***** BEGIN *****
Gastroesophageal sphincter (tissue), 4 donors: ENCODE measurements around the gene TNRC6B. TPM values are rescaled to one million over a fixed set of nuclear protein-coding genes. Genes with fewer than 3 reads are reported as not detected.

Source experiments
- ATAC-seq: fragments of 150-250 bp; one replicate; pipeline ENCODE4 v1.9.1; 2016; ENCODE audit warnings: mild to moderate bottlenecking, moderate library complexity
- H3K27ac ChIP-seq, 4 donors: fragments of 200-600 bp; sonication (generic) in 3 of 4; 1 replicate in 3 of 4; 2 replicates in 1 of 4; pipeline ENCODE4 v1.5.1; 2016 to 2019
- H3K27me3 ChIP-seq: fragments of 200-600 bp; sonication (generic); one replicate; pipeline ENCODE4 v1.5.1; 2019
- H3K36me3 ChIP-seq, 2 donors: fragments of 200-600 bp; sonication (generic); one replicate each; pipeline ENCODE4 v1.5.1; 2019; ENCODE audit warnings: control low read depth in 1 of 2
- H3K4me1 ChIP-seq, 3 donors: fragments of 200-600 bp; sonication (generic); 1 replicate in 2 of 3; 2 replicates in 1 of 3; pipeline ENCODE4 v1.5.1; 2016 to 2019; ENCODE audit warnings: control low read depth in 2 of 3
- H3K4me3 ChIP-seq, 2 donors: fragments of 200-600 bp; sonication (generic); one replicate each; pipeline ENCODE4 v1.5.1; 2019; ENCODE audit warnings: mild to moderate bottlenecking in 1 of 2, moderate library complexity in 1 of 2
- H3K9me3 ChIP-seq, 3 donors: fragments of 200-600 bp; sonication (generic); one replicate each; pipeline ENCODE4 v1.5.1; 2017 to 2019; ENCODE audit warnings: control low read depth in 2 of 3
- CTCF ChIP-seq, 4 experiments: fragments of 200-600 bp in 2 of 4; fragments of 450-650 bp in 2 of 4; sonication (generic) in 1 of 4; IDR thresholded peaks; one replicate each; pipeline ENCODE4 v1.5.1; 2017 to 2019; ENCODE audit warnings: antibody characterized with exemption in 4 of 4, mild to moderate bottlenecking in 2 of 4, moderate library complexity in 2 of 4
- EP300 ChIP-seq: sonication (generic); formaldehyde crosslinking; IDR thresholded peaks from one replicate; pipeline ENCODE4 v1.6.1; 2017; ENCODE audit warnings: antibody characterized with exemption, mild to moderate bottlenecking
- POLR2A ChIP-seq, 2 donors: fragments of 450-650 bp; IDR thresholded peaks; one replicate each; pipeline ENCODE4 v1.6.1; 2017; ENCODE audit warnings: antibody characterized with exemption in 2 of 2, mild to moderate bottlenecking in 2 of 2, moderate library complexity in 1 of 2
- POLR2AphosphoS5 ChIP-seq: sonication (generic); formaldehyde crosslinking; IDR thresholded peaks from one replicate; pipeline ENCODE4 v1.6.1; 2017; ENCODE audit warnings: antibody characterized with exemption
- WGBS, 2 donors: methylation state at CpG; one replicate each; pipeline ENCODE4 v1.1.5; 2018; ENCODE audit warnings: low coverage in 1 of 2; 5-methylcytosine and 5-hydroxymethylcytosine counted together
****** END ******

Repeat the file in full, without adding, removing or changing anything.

Gastroesophageal sphincter (tissue), 4 donors: ENCODE measurements around the gene TNRC6B. TPM values are rescaled to one million over a fixed set of nuclear protein-coding genes. Genes with fewer than 3 reads are reported as not detected.

Source experiments
- ATAC-seq: fragments of 150-250 bp; one replicate; pipeline ENCODE4 v1.9.1; 2016; ENCODE audit warnings: mild to moderate bottlenecking, moderate library complexity
- H3K27ac ChIP-seq, 4 donors: fragments of 200-600 bp; sonication (generic) in 3 of 4; 1 replicate in 3 of 4; 2 replicates in 1 of 4; pipeline ENCODE4 v1.5.1; 2016 to 2019
- H3K27me3 ChIP-seq: fragments of 200-600 bp; sonication (generic); one replicate; pipeline ENCODE4 v1.5.1; 2019
- H3K36me3 ChIP-seq, 2 donors: fragments of 200-600 bp; sonication (generic); one replicate each; pipeline ENCODE4 v1.5.1; 2019; ENCODE audit warnings: control low read depth in 1 of 2
- H3K4me1 ChIP-seq, 3 donors: fragments of 200-600 bp; sonication (generic); 1 replicate in 2 of 3; 2 replicates in 1 of 3; pipeline ENCODE4 v1.5.1; 2016 to 2019; ENCODE audit warnings: control low read depth in 2 of 3
- H3K4me3 ChIP-seq, 2 donors: fragments of 200-600 bp; sonication (generic); one replicate each; pipeline ENCODE4 v1.5.1; 2019; ENCODE audit warnings: mild to moderate bottlenecking in 1 of 2, moderate library complexity in 1 of 2
- H3K9me3 ChIP-seq, 3 donors: fragments of 200-600 bp; sonication (generic); one replicate each; pipeline ENCODE4 v1.5.1; 2017 to 2019; ENCODE audit warnings: control low read depth in 2 of 3
- CTCF ChIP-seq, 4 experiments: fragments of 200-600 bp in 2 of 4; fragments of 450-650 bp in 2 of 4; sonication (generic) in 1 of 4; IDR thresholded peaks; one replicate each; pipeline ENCODE4 v1.5.1; 2017 to 2019; ENCODE audit warnings: antibody characterized with exemption in 4 of 4, mild to moderate bottlenecking in 2 of 4, moderate library complexity in 2 of 4
- EP300 ChIP-seq: sonication (generic); formaldehyde crosslinking; IDR thresholded peaks from one replicate; pipeline ENCODE4 v1.6.1; 2017; ENCODE audit warnings: antibody characterized with exemption, mild to moderate bottlenecking
- POLR2A ChIP-seq, 2 donors: fragments of 450-650 bp; IDR thresholded peaks; one replicate each; pipeline ENCODE4 v1.6.1; 2017; ENCODE audit warnings: antibody characterized with exemption in 2 of 2, mild to moderate bottlenecking in 2 of 2, moderate library complexity in 1 of 2
- POLR2AphosphoS5 ChIP-seq: sonication (generic); formaldehyde crosslinking; IDR thresholded peaks from one replicate; pipeline ENCODE4 v1.6.1; 2017; ENCODE audit warnings: antibody characterized with exemption
- WGBS, 2 donors: methylation state at CpG; one replicate each; pipeline ENCODE4 v1.1.5; 2018; ENCODE audit warnings: low coverage in 1 of 2; 5-methylcytosine and 5-hydroxymethylcytosine counted together